I think Henry and his mother are very much in the frame.

From: hythloday Sent: 12/2/2003 3:32 AM
i just cannot believe that thomas more would knowingly fabricate this story.  whether it is a true account or just the current opinion, it was not in his character to be so decietful.  true, he was a man as much as the next but he had many more avenues open to him at the time to advance himself than to fabricate an historical event.  besides, if one feels his character is suspect, think only on the fact that he was cardinal wolsey's protege at one time and could have ridden the coattails of that great statesman at the time of the beginning of the divorce, yet he chose elsewhere.  that would've been much more of an opportunity to advance than a ficticious writing!  prior to his opposition to henry, he was often in his company for dinner and other informal ocassions.  during this time he had many ideological "debates" with henry during which he sometimes disagreed with his sovereign, albeit friendly!  it just doesn't make much sense to me that he would choose to write decietfully to further himself.  it didn't make much political sense.
 
autumn
From: MSN Nicknameromeomikegolf Sent: 12/4/2003 7:35 AM
Having just re read part of More's article, can we really be sure that the bones found in the tower at the foot of the stairs are actually those of the two Princes? Where is the evidence that the boys were really buried and left down there. More states that King Richard did not want them buried in such a place, but we must remember that More's account itself is full of innaccuracies and blanks and his sources were not amongst Richards supporters.
From: simon Sent: 12/4/2003 1:50 PM
Where's your evidence? Of course Richard III had much to gain from the death of the Princes of the Tower! A throne for one thing! He got rid of the reigning monarch and also the second in line to the throne! How on earth can you say he had nothing to gain! I was under the impression that Richard was in control in inprisoning the princes and didn't they disappear from public view when he was in control? Richard was only unlucky in that he lost at Bosworth 
From: AnnieBme Sent: 12/4/2003 4:50 PM
Simon: Richard III had much to gain from the death of the Princes of the Tower! A throne for one thing!
 
Annie: He already HAD the throne!  He had also illegitamized the boys and as so, they could not claim the throne.  Richard had BEEN on the throne for quite sometime when the boys "disappeared".  They were in no way a threat to his crown.
 
In fact their disappearance coincides with when Henry (VII) began he real thrusts into England.  Henry also was planning on marrying Elizabeth if he should win the crown and in order to do that he had to once again legitamize Edward IV's children, which would have given the boys BACK the ability to claim the throne away from HENRY VII.  Henry was the one who's crown would be threatened by the boys, NOT Richard!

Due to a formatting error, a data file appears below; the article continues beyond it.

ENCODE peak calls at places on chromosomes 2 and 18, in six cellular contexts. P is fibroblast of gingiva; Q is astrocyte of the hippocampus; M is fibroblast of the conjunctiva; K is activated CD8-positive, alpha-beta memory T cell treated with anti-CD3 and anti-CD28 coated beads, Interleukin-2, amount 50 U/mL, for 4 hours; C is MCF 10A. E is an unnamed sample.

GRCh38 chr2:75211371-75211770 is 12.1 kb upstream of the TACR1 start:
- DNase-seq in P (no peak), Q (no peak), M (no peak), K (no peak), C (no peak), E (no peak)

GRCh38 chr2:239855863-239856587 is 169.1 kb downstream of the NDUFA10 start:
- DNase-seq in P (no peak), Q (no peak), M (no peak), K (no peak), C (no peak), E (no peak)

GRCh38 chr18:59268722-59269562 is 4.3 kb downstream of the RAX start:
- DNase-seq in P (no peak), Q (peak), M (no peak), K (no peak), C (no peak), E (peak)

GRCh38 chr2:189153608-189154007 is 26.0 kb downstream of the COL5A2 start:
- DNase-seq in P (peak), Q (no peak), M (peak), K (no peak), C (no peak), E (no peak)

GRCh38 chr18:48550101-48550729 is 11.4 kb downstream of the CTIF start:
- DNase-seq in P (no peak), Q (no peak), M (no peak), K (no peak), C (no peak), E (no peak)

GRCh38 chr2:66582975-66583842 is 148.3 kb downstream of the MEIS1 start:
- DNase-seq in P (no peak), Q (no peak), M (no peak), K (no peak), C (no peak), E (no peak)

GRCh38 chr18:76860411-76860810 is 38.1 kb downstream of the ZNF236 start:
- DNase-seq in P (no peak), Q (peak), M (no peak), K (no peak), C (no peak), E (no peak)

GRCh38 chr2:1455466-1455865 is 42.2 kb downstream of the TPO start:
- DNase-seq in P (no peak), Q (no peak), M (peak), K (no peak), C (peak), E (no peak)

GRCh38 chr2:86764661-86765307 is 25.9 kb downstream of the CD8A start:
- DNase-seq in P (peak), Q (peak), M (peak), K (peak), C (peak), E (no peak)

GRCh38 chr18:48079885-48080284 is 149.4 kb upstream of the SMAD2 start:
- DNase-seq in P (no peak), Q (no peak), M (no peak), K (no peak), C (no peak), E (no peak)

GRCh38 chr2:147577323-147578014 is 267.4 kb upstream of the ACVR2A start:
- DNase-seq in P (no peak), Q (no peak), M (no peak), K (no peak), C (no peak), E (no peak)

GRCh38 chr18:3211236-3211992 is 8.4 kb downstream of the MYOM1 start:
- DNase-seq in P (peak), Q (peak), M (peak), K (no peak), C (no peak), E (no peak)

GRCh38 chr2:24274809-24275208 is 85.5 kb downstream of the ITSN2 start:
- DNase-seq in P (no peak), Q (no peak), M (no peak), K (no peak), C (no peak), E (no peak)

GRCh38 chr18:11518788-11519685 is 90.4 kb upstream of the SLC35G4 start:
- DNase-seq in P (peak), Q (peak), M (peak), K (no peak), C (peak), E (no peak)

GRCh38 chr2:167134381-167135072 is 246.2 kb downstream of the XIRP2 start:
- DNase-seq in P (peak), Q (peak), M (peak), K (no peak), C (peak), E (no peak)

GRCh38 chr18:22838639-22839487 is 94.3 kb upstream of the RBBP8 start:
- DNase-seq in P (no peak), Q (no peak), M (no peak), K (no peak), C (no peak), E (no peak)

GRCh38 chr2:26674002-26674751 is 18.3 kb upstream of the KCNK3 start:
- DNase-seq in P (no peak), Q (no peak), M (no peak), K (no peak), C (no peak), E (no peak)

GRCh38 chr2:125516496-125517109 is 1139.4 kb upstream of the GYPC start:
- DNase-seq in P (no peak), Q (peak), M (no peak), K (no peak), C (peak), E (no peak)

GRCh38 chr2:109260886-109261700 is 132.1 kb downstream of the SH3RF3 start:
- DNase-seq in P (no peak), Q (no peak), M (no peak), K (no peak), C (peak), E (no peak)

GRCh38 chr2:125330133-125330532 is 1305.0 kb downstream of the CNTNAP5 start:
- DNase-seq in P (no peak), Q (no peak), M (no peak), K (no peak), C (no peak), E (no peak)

From: simon Sent: 12/5/2003 10:52 AM
Since when has a king already being on a throne, stopped them from murdering rivals? It has happened throughout history! 
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RE:Who Killed the Princes in the Tower?
(Date Posted:02/19/2009 6:25 AM)

From: simon Sent: 12/5/2003 10:54 AM
It has also been pointed out to me by another member, that other claimants have been made illegitamate, but this hasn't stopped them from becoming a monarch. For example Mary Tudor, to name but one off the top of my head.
 
simon
From: ForeverAmber Sent: 12/6/2003 12:44 AM
That was different!  Henry VIII's Act of Succession named all three of his children as his heirs plus passed over his sister Margaret & her heirs in favor of his sister Mary's heirs (ie, Frances Brandon & Jane Grey).  Also, Mary was never really accepted as the bastard Henry had her proclaimed, while Elizabeth had her partisans for her legitimacy as well.  No one took the part of the Princes & spoke up for them.  Their own mother & sisters came to Richard's court after Titilus Regius was passed.  Now, could you sit down to dinner with a man who had cold-bloodedly murdered your sons/brothers just on the off-chance there was a future rising in their favor? 
 
It was the TUDORS who systematically eradicated the remains of the White Rose.  They reacted to threats to their throne by eliminating possible rivals, however harmless; Margaret Pole's butchery springs to mind.  When Richard first assumed the throne, the boys were safe & sound at Sheriff Hutton!  They were not immediately cast into the Tower & done away with.  And of Richard did not shirk from callously doing away with his own nephews, then what of Warwick's survival into the Tudor years?  Richard was the YOUNGEST of York's sons, so Clarence's boy's claim was equally as strong as those of Edward's children.  Passing over these three minor heirs in favor of a seasoned battle veteran & competent administrator who was an ADULT & could rule NOW without a protracted regency was apparently what the people wanted.  Boy kings equated unrest, uncertainty, & conflict.  Richard was strong enough to take command of the situation & rule ably.